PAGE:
Limits...
p28 Bap31, a Bcl-2/Bcl-XL- and procaspase-8-associated protein in the endoplasmic reticulum.

Ng FW, Nguyen M, Kwan T, Branton PE, Nicholson DW, Cromlish JA, Shore GC - J. Cell Biol. (1997)

Bottom Line: Bax, a pro-apoptotic member of the Bcl-2 family, does not associate with the complex; however, it prevents Bcl-2 from doing so.The resulting NH2-terminal p20 fragment induces apoptosis when expressed ectopically in otherwise normal cells.Taken together, the results suggest that p28 Bap31 is part of a complex in the endoplasmic reticulum that mechanically bridges an apoptosis-initiating caspase, like procaspase-8, with the anti-apoptotic regulator Bcl-2 or Bcl-XL.

View Article: PubMed Central - PubMed

Affiliation: Department of Biochemistry, McIntyre Medical Sciences Building, McGill University, Montreal, Quebec, Canada H3G 1Y6.

ABSTRACT
We have identified a human Bcl-2-interacting protein, p28 Bap31. It is a 28-kD (p28) polytopic integral protein of the endoplasmic reticulum whose COOH-terminal cytosolic region contains overlapping predicted leucine zipper and weak death effector homology domains, flanked on either side by identical caspase recognition sites. In cotransfected 293T cells, p28 is part of a complex that includes Bcl-2/Bcl-XL and procaspase-8 (pro-FLICE). Bax, a pro-apoptotic member of the Bcl-2 family, does not associate with the complex; however, it prevents Bcl-2 from doing so. In the absence (but not presence) of elevated Bcl-2 levels, apoptotic signaling by adenovirus E1A oncoproteins promote cleavage of p28 at the two caspase recognition sites. Purified caspase-8 (FLICE/MACH/Mch5) and caspase-1(ICE), but not caspase-3 (CPP32/apopain/ Yama), efficiently catalyze this reaction in vitro. The resulting NH2-terminal p20 fragment induces apoptosis when expressed ectopically in otherwise normal cells. Taken together, the results suggest that p28 Bap31 is part of a complex in the endoplasmic reticulum that mechanically bridges an apoptosis-initiating caspase, like procaspase-8, with the anti-apoptotic regulator Bcl-2 or Bcl-XL. This raises the possibility that the p28 complex contributes to the regulation of procaspase-8 or a related caspase in response to E1A, dependent on the status of the Bcl-2 setpoint within the complex.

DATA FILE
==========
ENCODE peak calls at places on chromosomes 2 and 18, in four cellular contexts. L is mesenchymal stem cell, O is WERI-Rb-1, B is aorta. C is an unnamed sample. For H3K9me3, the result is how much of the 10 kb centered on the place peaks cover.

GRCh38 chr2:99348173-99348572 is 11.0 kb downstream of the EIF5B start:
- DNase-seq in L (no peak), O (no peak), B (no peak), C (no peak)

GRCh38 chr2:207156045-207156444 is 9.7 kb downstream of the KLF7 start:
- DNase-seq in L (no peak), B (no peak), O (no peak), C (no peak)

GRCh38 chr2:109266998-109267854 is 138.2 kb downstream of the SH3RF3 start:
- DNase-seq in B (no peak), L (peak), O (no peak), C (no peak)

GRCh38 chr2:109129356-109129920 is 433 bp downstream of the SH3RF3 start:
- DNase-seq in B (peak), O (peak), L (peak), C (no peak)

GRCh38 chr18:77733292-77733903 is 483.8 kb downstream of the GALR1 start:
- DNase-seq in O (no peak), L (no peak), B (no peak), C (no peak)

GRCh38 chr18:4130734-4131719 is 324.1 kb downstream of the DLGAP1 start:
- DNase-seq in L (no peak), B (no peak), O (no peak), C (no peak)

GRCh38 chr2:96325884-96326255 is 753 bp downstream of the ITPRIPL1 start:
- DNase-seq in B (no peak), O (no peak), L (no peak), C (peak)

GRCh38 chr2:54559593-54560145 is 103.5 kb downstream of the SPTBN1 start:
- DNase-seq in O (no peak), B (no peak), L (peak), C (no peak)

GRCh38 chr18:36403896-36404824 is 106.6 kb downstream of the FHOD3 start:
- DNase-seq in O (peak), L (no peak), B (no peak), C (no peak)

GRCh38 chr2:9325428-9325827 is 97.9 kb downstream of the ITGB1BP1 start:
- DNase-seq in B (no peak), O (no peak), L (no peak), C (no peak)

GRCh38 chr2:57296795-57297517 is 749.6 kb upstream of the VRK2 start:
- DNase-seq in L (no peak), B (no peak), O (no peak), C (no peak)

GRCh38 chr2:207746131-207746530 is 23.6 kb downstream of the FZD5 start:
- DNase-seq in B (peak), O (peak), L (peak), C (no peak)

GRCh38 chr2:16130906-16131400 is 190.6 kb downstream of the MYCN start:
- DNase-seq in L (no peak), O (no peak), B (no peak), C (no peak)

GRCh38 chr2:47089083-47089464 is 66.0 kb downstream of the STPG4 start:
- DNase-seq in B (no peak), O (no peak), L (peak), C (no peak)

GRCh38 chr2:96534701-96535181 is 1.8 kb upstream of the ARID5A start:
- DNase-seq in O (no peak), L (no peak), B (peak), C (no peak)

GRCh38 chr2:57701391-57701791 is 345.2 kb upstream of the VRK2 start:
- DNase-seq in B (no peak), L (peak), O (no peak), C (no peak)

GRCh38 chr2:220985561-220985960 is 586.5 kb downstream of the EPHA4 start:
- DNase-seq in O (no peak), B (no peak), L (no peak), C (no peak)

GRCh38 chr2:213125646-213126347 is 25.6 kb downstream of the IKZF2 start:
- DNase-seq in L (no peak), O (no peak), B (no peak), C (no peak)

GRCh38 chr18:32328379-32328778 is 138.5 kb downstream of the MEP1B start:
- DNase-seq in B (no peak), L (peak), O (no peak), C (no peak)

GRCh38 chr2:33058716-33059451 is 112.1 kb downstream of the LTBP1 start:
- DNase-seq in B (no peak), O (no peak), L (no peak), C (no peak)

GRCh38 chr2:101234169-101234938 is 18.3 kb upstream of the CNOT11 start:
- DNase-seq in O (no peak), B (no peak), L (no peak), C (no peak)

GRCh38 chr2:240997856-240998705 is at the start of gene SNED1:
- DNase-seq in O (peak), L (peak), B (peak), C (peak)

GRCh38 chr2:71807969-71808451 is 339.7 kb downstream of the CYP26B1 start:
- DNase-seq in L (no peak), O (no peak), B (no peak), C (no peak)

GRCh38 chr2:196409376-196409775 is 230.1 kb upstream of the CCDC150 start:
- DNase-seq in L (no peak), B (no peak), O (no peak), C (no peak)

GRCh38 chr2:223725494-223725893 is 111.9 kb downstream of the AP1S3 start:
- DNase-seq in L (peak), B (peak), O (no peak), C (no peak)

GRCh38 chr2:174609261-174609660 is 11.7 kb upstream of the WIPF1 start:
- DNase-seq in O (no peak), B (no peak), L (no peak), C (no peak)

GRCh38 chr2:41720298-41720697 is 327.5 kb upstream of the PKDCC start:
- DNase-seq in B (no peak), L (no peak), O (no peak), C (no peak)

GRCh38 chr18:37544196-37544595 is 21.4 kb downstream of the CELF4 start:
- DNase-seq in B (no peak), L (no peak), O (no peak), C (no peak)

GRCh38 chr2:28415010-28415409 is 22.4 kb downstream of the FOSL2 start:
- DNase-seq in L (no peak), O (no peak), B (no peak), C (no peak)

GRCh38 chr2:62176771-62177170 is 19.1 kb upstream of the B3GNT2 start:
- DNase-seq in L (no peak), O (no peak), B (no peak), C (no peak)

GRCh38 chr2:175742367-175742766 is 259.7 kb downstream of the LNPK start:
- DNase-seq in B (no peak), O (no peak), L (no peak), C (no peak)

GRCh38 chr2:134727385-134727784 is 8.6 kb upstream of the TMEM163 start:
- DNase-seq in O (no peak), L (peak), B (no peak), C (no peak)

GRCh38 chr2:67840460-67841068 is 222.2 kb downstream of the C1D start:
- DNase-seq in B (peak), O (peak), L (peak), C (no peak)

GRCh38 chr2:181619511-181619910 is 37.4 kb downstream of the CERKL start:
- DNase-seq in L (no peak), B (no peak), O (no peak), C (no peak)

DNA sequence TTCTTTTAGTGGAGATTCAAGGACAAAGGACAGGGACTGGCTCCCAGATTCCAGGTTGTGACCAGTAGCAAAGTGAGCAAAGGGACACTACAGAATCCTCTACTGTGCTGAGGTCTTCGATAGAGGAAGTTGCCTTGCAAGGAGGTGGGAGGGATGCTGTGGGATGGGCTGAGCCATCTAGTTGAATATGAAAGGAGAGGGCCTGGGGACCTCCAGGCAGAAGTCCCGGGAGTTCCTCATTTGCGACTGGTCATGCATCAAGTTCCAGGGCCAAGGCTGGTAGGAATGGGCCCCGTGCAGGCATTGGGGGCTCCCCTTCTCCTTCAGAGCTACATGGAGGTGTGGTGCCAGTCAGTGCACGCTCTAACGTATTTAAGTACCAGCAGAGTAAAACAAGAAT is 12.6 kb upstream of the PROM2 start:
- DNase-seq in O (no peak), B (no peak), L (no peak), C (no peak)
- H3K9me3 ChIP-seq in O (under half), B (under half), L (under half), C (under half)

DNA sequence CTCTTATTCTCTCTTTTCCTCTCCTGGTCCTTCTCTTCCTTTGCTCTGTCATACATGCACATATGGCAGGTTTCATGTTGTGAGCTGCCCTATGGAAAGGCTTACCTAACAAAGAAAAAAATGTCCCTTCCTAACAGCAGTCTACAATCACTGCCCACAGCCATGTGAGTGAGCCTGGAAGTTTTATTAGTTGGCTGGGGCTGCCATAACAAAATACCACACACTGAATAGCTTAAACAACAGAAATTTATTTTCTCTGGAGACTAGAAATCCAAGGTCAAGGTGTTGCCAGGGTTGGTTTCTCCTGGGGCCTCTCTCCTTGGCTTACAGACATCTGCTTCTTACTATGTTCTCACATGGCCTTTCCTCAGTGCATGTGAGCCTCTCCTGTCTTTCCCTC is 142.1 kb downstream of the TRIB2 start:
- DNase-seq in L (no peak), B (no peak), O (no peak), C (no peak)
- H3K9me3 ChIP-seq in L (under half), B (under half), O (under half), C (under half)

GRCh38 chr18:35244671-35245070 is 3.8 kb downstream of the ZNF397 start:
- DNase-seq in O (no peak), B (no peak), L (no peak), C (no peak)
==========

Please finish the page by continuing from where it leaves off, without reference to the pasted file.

Show MeSH

Related in: MedlinePlus

Identification of p20. (A) Preparative SDS-PAGE of differentially solubilized protein from KB cells 60 h after infection with  adenovirus pm1760/2072. Aliquots of fractions eluted from the gel were assayed by 32P-Bcl-2Δc21/his6/HMK Far Western, and the radioactive bands corresponding to p20 and p21 Bax were detected and quantified by phosphorimaging. The levels relative to the maximal  signal detected (set at 100) were plotted as a bar graph (upper panel). Equal aliquots from the same fractions were also subjected to analytical 12% SDS-PAGE, and the gels were stained with Coomassie brilliant blue (lower panel). The positions of molecular mass marker  proteins are indicated. black, p20; gray, Bax. (B) Proteins eluting from preparative SDS-PAGE between 190 and 220 ml were concentrated and resolved by reverse-phase HPLC. The upper panel shows the A280 profile. Equal aliquots from all fractions were assayed for  32P-Bcl-2Δc21/his6/HMK–interacting protein by Far Western, for which only p20 was detected. Amounts relative to the maximal signal  detected (set at 100) were plotted as a bar graph (lower panel). Fractions 52, 53, 54 (peak activity), and 55 were individually subjected to  NH2-terminal peptide sequence analysis. (C) Polypeptide sequence of p28 Bap31/CDM (single-letter code). Peptide sequencing of p20  revealed a perfect match with amino acids 2–11 of human Bap31(underlined; these sequence data available from GenBank/EMBL/ DDBJ under accession number X81817). This was the only detectable sequence in fraction 54, was detectable together with other sequences in fraction 53, and was not detected in fractions 52 and 55. Predicted TM segments are boxed and contain charged amino acids  in TM1 and TM3 (asterisks). The predicted caspase recognition sites, AAVD·G, are highlighted, and cleavage is denoted by arrows following Asp at positions 164 and 238. A potential leucine zipper located between the caspase recognition sites is denoted by bold letters,  as is the KKXX ER retention signal at the COOH terminus. (D) Comparison of putative death effector domain sequences for the indicated proteins. The sequences, given in the single-letter amino acid code, were obtained from GenBank/EMBL/DDBJ, and their relative positions in the molecule are shown in parentheses. Sequences were aligned using the PILEUP program of the GCG software package and were optimized by spacing (shown as dashes). Identical residues and conserved substitutions that were recorded for at least half  of the sequences analyzed are shaded in gray.